So while we remember those murdered, I want to celebrate them too. Because I see beautiful, engaged, joyful people in the trans community. I see people in love; I see people with careers and jobs and families and hopes. I see people with aspirations and confidence. What I see when I look around the trans community is a great deal of joy – the kind that people who haven’t known trans people can’t begin to understand, the kind of joy that comes with relief, and with victory not just over the transphobic world we live in, but with the internalized transphobia all of us share, trans and non trans alike.
I’m speaking tonight at a Transgender Day of Remembrance event for the first time. I’ve been reluctant to speak at one for a long time because, as I’ve written in the past, I find it depressing that transphobic violence is the most visible face of the trans community, which is otherwise a community of outstanding talent, energy, humor and beauty. As an ally, I am creeped out by the idea that many people first come into contact with trans people via violence and murder. I am suspicious of the exploitation of trans people by LGB groups who don’t otherwise pay our community much notice.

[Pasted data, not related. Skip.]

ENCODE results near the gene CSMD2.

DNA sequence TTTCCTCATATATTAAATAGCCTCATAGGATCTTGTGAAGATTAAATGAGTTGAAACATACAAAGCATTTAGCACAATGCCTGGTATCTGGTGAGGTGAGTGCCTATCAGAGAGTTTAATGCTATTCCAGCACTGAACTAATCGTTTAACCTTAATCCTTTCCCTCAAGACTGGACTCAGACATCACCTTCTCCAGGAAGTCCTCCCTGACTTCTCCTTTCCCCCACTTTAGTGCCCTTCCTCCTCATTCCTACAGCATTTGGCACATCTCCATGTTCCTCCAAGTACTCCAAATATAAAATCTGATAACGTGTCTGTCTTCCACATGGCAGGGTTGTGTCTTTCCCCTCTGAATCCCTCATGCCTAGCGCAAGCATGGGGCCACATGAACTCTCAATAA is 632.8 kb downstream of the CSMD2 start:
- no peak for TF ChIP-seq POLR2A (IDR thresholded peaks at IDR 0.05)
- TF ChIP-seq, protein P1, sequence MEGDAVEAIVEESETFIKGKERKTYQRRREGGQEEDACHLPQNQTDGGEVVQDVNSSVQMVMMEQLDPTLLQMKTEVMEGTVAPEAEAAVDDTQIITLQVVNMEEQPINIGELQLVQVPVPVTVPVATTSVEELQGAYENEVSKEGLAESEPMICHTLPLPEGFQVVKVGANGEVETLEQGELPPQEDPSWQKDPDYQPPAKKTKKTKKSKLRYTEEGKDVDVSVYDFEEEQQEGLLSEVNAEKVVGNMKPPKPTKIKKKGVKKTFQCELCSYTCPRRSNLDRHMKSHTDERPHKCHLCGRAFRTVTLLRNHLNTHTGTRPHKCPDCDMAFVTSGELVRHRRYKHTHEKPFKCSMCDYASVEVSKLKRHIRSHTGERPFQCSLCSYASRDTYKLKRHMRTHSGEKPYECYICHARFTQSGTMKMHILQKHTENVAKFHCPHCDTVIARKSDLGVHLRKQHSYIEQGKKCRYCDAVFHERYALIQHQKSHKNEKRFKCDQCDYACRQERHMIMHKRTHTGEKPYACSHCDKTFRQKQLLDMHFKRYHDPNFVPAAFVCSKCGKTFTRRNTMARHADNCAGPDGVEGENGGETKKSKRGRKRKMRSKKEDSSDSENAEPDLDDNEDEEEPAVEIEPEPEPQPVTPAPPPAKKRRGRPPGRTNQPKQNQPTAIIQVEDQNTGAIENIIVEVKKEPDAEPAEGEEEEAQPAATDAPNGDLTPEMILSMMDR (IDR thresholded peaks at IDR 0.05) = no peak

Not remembering, for most of us involved in trans politics or activism, is not possible. There are too many deaths every year, & too many of us are touched personally by a death. Most of us have faced at least the threat of violence and all of us worry about it.
I am also hesitant about the privilege expressed on TDOR: that those murdered are often not just trans but are people of color, and many, as well, are involved in sex work or are otherwise working class. Employment discrimination, racism, and other aspects of otherness work together to create an atmosphere where some lives are valued more than others, and plenty of trans people live lives of remarkable privilege.
And cis allies, sadly, can often be unaware of exactly how much privilege being not trans is.
That’s some of what I’ll talk about tonight.